So we kept on other things. We raised the question of clothing. None of us had boots, we were getting around nearly bare footed. The men got an issue of army boots, the women were a bit unlucky, they wouldn't wear army boots so they had a special shoe made for the women that was almost as bad as an army boot. It was heavy. We got that issue once a year. Then they found out they had thousands of army uniforms left over from W.W.1 and figured that this was a good opportunity to get rid of them. So they gave them to the unemployed. So the first week we were all working around in the tunic. So then the Returned Services League (RSL) kicked up a row. "What an insult to the Army that this scum can walk around the streets in an army uniform." So they stopped it and had them all dyed black and reissued to us. Well that was the best thing they ever did because wherever you walked and saw someone in a dyed army tunic you knew he was unemployed and you spoke to him. So it helped us develop our organisation.
Every unemployed group had its own meeting place - a little hall or a shop. We'd have all sorts of speakers on different subjects. We also held street meetings in a different suburb each night. At one point we started having meetings at Swanston Street on a Friday night. We'd start there and then the cops would move us on and we'd go up to Russell Street and then we'd head up to Little Bourke Street. Meanwhile someone would start in Little Collins Street and when they were done we'd start in Little Bourke Street and they'd go up to Little Lonsdale Street and so on. You'd reach a whole lot of people that way.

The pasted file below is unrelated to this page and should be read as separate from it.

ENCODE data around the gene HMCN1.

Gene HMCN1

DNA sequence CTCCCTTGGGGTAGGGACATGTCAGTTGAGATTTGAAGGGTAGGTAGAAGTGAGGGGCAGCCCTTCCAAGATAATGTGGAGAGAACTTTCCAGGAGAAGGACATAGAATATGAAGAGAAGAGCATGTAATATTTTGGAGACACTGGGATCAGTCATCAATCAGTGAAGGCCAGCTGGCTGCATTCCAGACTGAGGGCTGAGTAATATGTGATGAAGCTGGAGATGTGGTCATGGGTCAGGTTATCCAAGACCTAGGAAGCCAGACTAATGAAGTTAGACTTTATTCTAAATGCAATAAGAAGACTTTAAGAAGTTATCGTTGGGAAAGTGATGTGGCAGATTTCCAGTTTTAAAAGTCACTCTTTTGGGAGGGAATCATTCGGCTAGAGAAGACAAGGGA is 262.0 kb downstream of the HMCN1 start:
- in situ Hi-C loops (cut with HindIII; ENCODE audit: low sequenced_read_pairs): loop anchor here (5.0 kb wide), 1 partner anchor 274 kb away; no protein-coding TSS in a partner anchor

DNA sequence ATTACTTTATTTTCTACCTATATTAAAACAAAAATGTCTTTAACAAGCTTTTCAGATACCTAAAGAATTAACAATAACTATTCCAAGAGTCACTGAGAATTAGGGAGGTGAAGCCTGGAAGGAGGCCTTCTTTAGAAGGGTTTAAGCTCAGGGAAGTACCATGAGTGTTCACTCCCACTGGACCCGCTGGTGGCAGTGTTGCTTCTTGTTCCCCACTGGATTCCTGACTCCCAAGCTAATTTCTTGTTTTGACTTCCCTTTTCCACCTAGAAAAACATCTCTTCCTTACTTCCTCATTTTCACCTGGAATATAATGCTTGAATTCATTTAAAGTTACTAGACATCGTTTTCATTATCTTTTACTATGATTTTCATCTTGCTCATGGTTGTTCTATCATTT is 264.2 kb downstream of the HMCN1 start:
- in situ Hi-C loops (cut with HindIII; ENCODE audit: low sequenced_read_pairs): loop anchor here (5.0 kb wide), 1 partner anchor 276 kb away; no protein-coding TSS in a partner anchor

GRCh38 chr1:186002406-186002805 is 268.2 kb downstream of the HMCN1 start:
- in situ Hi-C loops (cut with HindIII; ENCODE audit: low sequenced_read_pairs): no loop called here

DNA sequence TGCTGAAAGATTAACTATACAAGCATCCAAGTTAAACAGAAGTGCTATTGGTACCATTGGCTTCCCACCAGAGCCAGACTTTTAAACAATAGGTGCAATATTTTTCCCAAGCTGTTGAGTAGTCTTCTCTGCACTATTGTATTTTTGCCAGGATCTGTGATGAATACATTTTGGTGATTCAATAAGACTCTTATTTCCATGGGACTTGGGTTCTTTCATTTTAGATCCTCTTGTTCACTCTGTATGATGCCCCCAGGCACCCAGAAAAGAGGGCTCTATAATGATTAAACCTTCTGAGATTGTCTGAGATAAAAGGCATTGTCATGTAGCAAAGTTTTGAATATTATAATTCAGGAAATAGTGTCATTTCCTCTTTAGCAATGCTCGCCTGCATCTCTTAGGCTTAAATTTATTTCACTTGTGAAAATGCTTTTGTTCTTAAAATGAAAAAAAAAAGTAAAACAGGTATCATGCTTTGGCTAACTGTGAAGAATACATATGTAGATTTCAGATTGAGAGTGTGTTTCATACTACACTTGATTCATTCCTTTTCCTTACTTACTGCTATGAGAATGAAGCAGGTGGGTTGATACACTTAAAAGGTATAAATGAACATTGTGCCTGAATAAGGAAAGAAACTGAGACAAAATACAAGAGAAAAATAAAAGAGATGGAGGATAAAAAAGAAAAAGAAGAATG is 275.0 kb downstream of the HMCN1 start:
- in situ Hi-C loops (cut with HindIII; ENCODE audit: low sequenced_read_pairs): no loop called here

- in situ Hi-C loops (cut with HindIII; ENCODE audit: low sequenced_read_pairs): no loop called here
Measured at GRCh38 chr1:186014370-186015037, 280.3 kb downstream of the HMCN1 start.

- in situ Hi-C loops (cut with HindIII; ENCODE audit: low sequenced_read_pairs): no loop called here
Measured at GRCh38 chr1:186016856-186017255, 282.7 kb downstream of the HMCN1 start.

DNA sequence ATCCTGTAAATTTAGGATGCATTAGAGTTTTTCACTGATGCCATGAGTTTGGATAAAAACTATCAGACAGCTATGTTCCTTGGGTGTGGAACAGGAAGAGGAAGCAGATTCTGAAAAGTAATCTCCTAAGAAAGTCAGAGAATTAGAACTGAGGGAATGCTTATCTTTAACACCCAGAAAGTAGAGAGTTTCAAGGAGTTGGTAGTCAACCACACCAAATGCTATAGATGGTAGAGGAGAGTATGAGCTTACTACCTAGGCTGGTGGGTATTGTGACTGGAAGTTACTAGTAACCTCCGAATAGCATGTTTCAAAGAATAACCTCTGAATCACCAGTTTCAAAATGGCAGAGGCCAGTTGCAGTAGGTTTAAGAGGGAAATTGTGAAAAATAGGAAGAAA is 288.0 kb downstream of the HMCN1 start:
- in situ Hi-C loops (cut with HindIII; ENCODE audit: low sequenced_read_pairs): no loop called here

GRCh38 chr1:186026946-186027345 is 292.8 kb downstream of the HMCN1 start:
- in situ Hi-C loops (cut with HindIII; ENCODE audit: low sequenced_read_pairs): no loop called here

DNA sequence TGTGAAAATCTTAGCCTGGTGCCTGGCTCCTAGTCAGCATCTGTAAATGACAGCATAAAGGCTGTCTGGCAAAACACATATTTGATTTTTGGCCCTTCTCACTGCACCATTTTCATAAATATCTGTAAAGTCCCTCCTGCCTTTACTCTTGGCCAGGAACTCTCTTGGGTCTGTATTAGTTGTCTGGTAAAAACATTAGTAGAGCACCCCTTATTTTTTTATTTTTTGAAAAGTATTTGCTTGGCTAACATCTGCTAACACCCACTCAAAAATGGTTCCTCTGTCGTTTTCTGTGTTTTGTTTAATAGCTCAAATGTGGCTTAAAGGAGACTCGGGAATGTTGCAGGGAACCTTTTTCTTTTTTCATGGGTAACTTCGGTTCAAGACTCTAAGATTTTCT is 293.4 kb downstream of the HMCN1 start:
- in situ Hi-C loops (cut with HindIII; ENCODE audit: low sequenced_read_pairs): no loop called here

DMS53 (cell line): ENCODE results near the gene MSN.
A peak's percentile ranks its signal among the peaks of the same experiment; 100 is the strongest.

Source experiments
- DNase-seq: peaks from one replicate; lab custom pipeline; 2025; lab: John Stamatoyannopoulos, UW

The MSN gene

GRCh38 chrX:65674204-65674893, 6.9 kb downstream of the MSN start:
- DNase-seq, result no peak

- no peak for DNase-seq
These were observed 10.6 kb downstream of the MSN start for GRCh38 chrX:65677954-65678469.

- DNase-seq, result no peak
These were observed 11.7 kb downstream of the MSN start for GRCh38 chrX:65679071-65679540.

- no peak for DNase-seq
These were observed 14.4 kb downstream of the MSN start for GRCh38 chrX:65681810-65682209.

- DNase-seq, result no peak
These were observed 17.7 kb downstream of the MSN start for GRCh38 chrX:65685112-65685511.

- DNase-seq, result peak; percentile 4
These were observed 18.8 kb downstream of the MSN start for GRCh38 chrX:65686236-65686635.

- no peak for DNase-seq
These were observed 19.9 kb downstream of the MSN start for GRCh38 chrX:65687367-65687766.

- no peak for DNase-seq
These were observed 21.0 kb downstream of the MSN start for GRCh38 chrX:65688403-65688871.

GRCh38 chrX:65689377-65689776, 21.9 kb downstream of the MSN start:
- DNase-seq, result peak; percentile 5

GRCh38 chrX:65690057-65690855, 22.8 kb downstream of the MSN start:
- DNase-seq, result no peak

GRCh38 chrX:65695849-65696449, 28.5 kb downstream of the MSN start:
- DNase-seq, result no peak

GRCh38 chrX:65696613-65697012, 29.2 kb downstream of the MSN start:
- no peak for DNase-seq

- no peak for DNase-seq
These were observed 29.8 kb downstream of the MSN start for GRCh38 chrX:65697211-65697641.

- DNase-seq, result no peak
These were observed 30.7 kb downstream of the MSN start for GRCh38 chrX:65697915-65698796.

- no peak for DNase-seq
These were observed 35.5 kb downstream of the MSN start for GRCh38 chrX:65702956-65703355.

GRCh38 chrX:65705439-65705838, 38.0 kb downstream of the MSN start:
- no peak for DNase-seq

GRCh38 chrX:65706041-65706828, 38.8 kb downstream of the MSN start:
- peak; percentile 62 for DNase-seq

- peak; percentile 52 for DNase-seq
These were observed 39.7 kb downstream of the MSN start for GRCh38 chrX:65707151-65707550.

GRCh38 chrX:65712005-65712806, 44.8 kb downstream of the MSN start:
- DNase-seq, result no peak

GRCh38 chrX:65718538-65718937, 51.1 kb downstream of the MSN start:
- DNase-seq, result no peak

We used to have alot of marches from Trades Hall and we had to be smart about it because the police always knew what we were going to do, they had their snoopers amongst us. We'd make plans and instead of meeting at Trades Hall we'd have groups meet at different points in the suburbs and then converge at a certain time. This would be to confuse them. They'd get out and try and block us from getting into the city and we'd have great trouble with people coming from Port and South Melbourne because at that time there was only Queens Bridge and Spencer Street Bridge so it was pretty easy for them to stop them. Then they would move over to Richmond and block those coming in from Prahran.
We were told they had two machine guns in place and that we had no hope of getting inside. They started getting riled up and one copper went for a fellow with a baton. I had never seen an Inspector move so quickly. He ran up and knocked that copper over and the baton out of his hand and said "You bloody fool, do you want to get all of us killed." That was how the police were that day and it shows how things change when you have numbers. You always have to get numbers behind you. Eventually a deputation went in and there were improvements. Quite a number of little ones made. It was decided they would find relief work in the country and they opened up railways and country roads work. Everybody got 13 weeks work a year.